Google X Boss's Key To Success: Light Fires And Land On The Moon

Columbia space shuttle

Photo: Wikimedia Commons

Google X is the search giant’s playground for engineers working on the company’s next-generation projects.Two common examples of the things coming out of Google X are Google Glass and driverless cars.

Recently, the head of the closed-door organisation, Astro Teller, penned an article for Wired sharing some of his keys to success.

“It’s often easier to make something 10 times better than it is to make it 10 per cent better,” Teller starts off his piece.

Basically, Teller argues that when you think about accomplishing goals that seem impossible, you’re much more likely to achieve them. He uses the example of John F. Kennedy sending a man to the moon:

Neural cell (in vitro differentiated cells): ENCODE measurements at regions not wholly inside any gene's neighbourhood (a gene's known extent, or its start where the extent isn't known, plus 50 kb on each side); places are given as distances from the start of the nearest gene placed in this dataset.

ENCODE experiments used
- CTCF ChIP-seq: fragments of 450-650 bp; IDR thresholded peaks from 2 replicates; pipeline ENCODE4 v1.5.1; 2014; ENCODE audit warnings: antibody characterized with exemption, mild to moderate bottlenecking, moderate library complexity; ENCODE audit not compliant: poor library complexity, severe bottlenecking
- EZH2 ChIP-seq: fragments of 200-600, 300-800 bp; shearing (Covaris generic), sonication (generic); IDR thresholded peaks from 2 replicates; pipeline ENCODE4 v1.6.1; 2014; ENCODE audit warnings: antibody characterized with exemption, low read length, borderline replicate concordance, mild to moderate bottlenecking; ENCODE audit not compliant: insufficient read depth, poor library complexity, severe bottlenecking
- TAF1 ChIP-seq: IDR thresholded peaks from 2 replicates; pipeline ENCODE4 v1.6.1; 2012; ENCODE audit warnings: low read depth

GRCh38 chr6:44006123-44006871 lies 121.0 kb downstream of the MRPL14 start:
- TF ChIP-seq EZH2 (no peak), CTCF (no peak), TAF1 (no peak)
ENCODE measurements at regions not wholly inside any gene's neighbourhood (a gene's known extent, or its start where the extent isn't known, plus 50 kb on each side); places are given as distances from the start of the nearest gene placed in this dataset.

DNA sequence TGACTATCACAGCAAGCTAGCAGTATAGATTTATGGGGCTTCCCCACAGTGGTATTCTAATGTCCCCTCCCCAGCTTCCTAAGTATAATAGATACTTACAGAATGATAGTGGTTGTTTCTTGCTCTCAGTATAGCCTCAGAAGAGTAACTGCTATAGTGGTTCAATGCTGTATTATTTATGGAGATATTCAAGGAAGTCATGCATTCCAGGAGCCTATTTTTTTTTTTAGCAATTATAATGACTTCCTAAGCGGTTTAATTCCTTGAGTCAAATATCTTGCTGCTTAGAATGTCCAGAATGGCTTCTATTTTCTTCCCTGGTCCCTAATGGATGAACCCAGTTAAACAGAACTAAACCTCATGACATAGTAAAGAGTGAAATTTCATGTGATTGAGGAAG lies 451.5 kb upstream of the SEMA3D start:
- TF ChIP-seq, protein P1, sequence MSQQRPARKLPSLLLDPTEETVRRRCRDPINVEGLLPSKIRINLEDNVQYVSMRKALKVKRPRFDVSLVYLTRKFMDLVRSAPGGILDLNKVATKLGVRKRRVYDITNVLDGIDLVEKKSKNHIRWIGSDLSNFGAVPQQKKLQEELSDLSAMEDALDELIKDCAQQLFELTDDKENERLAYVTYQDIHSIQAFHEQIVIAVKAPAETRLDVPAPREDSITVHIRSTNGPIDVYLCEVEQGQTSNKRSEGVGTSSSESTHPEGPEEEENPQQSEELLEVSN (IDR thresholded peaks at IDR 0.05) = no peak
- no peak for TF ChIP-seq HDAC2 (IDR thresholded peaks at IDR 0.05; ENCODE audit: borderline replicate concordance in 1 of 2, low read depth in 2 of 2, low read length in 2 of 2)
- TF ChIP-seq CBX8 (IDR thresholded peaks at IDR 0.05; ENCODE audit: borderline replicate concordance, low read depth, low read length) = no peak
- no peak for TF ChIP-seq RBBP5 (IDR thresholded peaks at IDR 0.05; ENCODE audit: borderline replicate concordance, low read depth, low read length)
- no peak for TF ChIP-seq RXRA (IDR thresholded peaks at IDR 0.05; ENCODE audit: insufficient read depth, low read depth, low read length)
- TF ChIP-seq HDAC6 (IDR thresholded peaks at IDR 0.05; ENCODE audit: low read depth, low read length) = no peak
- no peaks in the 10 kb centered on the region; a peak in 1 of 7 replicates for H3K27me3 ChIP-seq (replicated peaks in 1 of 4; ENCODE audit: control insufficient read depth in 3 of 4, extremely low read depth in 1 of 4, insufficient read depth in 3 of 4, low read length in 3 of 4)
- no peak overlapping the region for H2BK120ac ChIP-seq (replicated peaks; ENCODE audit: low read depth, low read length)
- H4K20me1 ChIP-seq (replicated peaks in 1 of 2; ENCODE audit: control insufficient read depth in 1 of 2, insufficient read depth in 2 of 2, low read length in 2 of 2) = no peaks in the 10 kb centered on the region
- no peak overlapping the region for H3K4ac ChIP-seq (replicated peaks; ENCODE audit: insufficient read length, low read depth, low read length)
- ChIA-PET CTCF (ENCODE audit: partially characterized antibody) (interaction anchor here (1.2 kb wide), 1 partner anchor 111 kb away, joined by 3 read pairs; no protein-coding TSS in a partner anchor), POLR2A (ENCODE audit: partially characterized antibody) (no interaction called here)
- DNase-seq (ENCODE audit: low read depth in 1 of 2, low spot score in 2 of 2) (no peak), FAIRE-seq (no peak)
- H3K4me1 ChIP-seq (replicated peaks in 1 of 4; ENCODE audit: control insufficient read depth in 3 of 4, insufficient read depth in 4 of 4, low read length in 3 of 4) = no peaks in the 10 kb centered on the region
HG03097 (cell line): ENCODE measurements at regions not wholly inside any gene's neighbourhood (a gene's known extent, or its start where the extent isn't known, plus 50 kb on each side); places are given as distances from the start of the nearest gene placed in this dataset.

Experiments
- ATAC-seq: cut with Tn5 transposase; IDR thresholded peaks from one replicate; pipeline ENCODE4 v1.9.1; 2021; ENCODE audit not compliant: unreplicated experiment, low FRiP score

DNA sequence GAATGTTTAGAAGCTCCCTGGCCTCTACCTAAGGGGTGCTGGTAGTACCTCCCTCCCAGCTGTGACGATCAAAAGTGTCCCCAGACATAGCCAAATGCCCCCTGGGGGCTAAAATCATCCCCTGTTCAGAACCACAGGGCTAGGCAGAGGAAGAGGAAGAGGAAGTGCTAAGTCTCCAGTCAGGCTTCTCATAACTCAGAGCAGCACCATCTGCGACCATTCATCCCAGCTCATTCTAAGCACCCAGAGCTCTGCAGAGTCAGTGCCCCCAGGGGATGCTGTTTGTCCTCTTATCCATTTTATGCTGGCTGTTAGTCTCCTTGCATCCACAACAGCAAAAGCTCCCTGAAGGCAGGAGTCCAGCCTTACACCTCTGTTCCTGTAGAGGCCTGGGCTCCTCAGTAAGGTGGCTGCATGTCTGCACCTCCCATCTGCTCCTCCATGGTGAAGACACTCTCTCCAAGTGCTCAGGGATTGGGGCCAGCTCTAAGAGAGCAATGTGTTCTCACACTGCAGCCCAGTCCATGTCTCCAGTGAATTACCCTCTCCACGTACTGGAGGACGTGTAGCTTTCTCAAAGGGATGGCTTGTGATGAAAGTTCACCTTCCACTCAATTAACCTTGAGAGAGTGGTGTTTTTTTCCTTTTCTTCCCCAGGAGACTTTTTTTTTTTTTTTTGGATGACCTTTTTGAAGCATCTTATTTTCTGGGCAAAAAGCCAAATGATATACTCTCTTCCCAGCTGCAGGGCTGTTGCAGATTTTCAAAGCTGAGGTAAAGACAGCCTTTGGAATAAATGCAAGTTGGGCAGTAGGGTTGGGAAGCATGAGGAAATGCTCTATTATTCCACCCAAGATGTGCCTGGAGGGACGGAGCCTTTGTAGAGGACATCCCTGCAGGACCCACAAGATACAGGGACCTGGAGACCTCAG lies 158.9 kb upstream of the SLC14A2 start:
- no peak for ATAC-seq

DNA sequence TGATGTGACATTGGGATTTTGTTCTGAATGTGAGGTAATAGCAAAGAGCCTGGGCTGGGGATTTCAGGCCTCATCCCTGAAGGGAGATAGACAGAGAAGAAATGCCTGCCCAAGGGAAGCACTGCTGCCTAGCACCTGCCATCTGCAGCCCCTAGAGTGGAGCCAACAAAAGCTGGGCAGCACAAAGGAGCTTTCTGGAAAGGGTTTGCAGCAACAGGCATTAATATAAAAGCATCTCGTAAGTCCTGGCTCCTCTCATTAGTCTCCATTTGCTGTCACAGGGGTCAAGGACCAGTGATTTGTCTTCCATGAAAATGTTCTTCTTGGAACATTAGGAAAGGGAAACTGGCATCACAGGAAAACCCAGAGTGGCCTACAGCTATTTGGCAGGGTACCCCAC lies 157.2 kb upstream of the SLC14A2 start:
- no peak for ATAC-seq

You’ve all heard the story before: Without a clear path to success when we started, we accomplished in less than a decade a dream several generations in the making. We chose to go to the moon, John F. Kennedy said, not because it was easy … but because it was hard. Suddenly everyone from schoolchildren to the largest institutions were rallying behind the mission.

This ideal is from a concept called “moonshot thinking.” Moonshot thinking is the idea that if you’re not thinking crazy enough then you’re doing the wrong thing.

But Teller clarifies that not all moonshot thinking starts with picking a big problem and it doesn’t all involve technology. Teller’s point is that if we change our thinking and focus on moonshot thinking we may end up solving the right problems instead of the wrong ones.

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